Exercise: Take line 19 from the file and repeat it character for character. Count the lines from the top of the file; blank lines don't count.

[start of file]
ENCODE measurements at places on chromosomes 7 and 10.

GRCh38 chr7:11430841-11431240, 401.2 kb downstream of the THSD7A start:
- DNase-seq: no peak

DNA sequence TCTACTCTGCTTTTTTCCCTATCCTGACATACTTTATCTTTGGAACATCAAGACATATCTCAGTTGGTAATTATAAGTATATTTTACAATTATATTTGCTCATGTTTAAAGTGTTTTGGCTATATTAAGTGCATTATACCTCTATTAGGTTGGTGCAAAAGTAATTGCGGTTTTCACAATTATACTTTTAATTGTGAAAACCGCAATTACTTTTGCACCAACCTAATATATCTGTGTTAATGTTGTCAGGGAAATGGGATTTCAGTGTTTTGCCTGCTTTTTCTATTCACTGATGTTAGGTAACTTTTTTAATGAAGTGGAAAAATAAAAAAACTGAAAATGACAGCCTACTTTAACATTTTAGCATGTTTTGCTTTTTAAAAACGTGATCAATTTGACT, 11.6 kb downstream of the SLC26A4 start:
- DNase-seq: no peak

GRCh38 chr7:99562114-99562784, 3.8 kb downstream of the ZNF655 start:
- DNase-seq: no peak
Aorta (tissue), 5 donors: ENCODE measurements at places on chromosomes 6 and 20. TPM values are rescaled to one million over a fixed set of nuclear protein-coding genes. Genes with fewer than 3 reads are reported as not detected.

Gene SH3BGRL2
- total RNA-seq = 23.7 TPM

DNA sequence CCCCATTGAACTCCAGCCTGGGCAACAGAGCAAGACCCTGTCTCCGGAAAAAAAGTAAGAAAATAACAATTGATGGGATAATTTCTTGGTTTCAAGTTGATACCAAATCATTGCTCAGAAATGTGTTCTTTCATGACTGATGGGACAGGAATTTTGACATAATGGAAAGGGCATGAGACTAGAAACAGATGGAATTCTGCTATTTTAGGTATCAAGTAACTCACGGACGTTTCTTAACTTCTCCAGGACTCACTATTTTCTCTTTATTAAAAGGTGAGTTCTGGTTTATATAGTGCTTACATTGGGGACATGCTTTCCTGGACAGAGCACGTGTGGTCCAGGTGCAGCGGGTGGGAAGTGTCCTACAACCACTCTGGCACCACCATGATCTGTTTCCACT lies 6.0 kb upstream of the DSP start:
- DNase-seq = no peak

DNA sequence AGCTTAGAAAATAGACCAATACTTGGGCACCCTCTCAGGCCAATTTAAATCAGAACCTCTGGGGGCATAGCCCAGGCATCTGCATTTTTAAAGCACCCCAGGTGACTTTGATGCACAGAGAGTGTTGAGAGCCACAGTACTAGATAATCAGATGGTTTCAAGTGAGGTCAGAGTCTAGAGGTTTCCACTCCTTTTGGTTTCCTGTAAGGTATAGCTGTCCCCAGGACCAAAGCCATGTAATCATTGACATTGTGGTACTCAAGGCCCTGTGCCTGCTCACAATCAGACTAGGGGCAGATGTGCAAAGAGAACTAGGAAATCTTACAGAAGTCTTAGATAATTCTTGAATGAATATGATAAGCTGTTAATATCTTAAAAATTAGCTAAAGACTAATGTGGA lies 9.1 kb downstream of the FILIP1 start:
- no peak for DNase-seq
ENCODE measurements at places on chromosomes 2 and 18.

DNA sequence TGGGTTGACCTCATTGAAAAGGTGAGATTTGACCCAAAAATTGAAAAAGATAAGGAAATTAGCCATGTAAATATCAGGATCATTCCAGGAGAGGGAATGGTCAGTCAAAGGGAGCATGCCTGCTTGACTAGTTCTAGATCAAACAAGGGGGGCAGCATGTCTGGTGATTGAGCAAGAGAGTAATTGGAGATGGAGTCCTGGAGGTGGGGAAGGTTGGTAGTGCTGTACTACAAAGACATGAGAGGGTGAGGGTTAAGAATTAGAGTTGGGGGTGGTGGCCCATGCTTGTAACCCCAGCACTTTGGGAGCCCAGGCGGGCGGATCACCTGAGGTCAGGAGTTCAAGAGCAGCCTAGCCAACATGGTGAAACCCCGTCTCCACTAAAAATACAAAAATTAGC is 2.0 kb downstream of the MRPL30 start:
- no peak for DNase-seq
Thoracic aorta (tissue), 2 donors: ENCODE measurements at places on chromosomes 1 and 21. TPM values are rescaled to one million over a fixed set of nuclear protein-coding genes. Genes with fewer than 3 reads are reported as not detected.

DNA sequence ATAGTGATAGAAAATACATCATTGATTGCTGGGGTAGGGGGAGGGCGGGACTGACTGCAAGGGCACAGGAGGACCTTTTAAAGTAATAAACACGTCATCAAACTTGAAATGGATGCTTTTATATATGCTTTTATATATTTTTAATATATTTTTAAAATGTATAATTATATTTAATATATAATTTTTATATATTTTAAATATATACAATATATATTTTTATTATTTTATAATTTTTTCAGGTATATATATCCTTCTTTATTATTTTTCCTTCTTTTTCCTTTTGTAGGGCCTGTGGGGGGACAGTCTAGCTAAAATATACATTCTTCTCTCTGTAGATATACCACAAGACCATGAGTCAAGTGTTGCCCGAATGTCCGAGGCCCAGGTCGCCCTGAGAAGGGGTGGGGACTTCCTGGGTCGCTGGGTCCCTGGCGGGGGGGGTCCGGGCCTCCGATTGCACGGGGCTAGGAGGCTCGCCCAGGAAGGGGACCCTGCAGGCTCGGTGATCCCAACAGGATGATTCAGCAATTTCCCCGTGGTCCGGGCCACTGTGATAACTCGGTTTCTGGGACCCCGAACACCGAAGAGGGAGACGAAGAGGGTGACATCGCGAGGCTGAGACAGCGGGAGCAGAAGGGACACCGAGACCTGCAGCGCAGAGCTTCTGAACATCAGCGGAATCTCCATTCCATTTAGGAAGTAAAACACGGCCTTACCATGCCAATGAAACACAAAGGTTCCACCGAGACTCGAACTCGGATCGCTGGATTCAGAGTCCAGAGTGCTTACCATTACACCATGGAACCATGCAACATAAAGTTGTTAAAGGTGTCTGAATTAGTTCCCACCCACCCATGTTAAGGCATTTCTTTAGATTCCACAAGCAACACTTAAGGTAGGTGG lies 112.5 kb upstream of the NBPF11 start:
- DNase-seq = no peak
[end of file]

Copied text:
DNA sequence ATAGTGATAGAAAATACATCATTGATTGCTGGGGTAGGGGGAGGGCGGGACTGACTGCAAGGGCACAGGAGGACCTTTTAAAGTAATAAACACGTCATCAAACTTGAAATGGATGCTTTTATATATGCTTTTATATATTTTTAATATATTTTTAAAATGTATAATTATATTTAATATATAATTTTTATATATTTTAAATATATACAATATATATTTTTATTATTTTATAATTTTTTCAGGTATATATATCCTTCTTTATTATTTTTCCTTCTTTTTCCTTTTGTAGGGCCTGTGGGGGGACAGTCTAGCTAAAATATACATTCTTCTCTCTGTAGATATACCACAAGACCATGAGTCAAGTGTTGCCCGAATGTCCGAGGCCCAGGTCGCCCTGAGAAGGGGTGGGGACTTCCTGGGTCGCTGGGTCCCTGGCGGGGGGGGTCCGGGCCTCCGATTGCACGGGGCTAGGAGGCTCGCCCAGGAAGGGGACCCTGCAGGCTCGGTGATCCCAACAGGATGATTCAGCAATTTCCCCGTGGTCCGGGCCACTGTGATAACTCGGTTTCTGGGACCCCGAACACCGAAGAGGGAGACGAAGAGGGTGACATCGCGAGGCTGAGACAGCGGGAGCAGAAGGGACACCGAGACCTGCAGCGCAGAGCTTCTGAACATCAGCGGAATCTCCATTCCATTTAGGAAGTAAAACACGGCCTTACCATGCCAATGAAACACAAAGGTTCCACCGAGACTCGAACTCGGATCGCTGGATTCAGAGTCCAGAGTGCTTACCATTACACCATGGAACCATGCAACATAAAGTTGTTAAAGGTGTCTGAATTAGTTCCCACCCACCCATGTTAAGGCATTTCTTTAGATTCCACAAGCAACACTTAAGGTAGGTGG lies 112.5 kb upstream of the NBPF11 start: